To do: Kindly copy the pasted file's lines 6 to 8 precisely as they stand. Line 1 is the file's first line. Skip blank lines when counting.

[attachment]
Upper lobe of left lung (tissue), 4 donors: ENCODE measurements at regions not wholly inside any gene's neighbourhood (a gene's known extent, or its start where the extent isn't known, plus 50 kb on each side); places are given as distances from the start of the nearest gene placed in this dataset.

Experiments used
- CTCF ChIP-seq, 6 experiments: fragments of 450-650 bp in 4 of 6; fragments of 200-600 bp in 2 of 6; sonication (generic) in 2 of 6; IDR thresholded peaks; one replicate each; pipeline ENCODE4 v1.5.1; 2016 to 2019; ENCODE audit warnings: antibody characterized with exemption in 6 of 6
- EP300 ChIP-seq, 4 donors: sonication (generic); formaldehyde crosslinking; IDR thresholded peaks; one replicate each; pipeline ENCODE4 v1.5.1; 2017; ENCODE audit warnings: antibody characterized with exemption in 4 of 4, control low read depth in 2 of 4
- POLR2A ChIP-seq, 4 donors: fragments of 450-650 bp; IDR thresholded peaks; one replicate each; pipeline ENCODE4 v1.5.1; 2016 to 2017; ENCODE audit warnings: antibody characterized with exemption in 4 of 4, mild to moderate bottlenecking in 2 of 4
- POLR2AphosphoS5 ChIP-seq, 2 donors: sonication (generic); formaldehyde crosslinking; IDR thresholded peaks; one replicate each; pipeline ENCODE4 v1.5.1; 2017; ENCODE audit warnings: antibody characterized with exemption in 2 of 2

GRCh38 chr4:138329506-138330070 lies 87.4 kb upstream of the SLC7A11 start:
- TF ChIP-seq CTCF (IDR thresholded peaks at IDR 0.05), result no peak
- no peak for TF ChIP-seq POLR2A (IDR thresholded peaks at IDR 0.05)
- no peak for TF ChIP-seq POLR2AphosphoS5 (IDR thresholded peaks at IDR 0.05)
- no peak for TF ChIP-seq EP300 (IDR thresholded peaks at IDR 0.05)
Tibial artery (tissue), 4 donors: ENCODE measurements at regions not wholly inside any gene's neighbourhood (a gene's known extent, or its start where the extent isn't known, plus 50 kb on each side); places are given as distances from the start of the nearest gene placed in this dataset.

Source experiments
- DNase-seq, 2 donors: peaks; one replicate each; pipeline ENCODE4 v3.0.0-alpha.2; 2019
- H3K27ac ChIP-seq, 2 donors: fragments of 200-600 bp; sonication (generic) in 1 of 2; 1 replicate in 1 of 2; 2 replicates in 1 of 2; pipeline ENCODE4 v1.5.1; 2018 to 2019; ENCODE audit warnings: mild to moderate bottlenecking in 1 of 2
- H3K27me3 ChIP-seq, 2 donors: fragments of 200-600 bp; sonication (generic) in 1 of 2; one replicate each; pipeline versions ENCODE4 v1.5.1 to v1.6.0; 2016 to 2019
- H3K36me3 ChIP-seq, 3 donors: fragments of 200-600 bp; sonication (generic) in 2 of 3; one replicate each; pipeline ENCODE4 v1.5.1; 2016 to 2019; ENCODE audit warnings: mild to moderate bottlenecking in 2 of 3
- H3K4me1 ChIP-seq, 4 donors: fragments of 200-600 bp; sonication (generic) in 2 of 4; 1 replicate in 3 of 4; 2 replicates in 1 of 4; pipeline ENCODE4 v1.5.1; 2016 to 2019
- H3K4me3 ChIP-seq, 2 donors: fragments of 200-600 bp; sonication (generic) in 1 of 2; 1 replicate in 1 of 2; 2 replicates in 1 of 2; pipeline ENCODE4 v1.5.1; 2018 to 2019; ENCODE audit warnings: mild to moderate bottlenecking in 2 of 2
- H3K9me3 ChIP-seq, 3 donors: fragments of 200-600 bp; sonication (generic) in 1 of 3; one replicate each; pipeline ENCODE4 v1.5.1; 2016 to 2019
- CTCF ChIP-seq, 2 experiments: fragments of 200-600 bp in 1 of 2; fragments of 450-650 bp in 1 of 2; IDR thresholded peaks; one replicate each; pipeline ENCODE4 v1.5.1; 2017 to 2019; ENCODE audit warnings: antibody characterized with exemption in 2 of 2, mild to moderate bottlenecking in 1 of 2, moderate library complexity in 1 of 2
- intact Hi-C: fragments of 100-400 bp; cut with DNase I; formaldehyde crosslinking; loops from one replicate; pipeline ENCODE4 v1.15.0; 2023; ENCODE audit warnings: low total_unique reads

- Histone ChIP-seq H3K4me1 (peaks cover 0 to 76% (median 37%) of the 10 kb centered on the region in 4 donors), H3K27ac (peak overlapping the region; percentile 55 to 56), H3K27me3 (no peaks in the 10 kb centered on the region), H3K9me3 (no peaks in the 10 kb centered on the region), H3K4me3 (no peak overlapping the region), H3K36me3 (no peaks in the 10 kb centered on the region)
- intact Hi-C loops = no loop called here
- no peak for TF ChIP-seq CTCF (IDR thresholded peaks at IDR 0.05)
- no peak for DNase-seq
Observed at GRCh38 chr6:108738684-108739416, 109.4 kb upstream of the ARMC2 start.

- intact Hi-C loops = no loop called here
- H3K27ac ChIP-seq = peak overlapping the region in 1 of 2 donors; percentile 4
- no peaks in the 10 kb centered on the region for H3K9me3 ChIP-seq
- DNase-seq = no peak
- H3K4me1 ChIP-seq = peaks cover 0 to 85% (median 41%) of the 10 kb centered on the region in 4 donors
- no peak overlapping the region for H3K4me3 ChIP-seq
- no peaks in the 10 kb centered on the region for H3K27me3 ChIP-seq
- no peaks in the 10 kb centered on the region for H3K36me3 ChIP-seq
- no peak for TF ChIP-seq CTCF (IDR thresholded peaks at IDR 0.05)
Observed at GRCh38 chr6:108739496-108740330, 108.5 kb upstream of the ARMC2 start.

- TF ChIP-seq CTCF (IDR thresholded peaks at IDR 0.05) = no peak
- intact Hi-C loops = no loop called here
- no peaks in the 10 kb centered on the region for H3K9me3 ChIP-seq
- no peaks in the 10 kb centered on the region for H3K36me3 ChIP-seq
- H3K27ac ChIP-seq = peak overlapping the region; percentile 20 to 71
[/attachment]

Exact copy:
- POLR2AphosphoS5 ChIP-seq, 2 donors: sonication (generic); formaldehyde crosslinking; IDR thresholded peaks; one replicate each; pipeline ENCODE4 v1.5.1; 2017; ENCODE audit warnings: antibody characterized with exemption in 2 of 2

GRCh38 chr4:138329506-138330070 lies 87.4 kb upstream of the SLC7A11 start:
- TF ChIP-seq CTCF (IDR thresholded peaks at IDR 0.05), result no peak